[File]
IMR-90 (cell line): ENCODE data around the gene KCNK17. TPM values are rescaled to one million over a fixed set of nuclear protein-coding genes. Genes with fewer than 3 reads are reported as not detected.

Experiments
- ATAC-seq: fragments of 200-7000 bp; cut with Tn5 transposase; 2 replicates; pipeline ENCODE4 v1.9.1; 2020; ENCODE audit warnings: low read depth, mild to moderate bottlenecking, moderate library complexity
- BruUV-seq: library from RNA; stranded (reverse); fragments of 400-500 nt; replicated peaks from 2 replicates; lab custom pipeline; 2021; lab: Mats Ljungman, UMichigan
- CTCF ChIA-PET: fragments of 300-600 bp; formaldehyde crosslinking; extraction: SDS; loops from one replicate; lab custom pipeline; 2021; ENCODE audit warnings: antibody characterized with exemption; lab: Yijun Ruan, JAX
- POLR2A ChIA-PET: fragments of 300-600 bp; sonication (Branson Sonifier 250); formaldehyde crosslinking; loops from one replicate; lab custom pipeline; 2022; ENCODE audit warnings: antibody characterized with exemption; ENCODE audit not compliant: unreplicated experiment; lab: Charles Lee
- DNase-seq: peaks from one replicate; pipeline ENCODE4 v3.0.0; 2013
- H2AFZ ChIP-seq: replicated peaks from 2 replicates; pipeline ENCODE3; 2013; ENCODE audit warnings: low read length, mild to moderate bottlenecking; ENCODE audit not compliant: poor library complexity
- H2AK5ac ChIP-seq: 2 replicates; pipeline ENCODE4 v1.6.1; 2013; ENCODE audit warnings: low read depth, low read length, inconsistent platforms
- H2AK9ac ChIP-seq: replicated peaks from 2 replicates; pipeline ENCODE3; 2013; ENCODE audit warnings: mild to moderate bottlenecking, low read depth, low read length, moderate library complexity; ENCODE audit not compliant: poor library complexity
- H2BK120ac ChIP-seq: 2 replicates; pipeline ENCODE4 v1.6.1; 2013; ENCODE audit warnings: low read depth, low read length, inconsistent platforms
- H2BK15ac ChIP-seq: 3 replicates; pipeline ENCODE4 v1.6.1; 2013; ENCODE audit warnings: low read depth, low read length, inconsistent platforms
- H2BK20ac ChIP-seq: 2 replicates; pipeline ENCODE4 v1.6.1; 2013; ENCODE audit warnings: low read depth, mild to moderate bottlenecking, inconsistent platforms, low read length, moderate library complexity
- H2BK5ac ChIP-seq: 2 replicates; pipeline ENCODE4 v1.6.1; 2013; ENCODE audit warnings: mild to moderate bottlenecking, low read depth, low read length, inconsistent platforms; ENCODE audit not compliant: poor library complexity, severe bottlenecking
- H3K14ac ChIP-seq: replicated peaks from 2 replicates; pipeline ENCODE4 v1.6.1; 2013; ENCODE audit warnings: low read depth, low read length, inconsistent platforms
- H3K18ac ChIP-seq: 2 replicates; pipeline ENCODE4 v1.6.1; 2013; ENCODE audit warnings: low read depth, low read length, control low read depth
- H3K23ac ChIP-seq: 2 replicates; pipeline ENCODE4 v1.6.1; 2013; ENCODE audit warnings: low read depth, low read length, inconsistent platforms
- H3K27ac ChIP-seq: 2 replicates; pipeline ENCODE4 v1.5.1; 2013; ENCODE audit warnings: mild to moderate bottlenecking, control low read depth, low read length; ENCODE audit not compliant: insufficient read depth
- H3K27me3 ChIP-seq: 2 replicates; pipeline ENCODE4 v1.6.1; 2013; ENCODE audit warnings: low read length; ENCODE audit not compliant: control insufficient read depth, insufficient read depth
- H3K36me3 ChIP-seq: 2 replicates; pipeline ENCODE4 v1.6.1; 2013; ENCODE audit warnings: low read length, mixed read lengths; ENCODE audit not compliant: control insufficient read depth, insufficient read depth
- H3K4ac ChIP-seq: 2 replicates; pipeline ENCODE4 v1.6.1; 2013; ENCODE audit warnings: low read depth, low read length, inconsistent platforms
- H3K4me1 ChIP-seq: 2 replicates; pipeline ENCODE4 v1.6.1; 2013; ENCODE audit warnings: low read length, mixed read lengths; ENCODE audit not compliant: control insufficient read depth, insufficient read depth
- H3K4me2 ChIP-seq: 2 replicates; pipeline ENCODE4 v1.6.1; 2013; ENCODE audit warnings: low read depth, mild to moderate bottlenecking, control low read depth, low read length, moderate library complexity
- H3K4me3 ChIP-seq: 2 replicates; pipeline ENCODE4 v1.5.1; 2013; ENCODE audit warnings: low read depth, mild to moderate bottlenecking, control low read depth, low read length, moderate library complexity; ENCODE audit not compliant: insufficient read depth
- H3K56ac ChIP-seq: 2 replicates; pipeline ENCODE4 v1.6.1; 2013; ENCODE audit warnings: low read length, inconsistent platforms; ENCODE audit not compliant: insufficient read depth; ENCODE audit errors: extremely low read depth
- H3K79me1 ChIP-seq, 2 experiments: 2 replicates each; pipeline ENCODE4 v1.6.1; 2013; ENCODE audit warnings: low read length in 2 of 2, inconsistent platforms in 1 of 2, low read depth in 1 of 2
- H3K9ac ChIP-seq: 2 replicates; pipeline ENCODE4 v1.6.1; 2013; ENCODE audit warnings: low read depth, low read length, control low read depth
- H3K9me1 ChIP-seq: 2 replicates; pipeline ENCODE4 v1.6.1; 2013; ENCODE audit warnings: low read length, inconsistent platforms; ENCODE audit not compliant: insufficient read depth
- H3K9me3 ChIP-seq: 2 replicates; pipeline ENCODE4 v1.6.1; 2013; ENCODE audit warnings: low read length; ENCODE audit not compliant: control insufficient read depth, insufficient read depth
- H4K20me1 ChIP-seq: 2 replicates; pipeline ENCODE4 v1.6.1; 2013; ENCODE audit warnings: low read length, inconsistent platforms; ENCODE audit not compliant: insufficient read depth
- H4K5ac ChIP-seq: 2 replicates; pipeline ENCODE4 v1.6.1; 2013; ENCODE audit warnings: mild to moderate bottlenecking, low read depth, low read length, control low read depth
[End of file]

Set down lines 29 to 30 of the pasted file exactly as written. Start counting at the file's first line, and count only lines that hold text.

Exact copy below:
- H3K9me3 ChIP-seq: 2 replicates; pipeline ENCODE4 v1.6.1; 2013; ENCODE audit warnings: low read length; ENCODE audit not compliant: control insufficient read depth, insufficient read depth
- H4K20me1 ChIP-seq: 2 replicates; pipeline ENCODE4 v1.6.1; 2013; ENCODE audit warnings: low read length, inconsistent platforms; ENCODE audit not compliant: insufficient read depth